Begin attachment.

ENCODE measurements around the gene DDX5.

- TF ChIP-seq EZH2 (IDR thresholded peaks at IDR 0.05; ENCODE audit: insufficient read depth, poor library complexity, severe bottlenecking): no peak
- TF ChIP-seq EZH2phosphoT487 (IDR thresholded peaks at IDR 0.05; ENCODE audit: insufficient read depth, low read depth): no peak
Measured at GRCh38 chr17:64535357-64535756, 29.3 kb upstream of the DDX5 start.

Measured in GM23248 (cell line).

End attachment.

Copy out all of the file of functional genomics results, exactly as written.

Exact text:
ENCODE measurements around the gene DDX5.

- TF ChIP-seq EZH2 (IDR thresholded peaks at IDR 0.05; ENCODE audit: insufficient read depth, poor library complexity, severe bottlenecking): no peak
- TF ChIP-seq EZH2phosphoT487 (IDR thresholded peaks at IDR 0.05; ENCODE audit: insufficient read depth, low read depth): no peak
Measured at GRCh38 chr17:64535357-64535756, 29.3 kb upstream of the DDX5 start.

Measured in GM23248 (cell line).